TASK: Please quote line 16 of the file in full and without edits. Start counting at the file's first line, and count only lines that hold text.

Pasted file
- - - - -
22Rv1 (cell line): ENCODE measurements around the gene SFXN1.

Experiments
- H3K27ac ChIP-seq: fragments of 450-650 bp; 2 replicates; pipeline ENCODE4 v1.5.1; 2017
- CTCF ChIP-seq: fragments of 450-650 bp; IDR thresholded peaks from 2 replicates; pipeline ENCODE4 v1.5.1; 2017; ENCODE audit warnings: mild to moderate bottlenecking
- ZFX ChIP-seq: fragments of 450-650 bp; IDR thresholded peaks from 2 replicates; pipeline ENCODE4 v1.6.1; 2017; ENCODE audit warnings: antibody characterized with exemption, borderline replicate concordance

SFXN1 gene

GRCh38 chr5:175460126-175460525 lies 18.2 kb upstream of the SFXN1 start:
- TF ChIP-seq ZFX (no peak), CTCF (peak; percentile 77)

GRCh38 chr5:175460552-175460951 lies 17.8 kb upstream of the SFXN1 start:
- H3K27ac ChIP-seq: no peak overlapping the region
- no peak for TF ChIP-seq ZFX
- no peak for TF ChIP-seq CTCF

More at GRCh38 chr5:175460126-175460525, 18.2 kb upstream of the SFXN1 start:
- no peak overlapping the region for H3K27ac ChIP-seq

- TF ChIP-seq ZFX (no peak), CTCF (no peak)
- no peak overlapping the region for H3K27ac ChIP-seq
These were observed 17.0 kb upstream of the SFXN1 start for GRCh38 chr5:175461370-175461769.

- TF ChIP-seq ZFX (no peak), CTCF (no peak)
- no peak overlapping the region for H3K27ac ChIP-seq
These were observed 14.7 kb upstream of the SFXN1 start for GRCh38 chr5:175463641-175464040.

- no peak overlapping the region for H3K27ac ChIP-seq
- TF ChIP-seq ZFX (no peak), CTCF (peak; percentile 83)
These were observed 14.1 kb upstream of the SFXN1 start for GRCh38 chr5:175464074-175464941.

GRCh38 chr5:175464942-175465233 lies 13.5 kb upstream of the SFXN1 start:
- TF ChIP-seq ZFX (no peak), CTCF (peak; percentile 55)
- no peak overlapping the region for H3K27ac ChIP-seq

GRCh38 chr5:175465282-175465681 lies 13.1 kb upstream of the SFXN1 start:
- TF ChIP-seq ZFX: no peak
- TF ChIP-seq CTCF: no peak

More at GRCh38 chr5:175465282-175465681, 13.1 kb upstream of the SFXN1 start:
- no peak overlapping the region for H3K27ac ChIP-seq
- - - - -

- no peak overlapping the region for H3K27ac ChIP-seq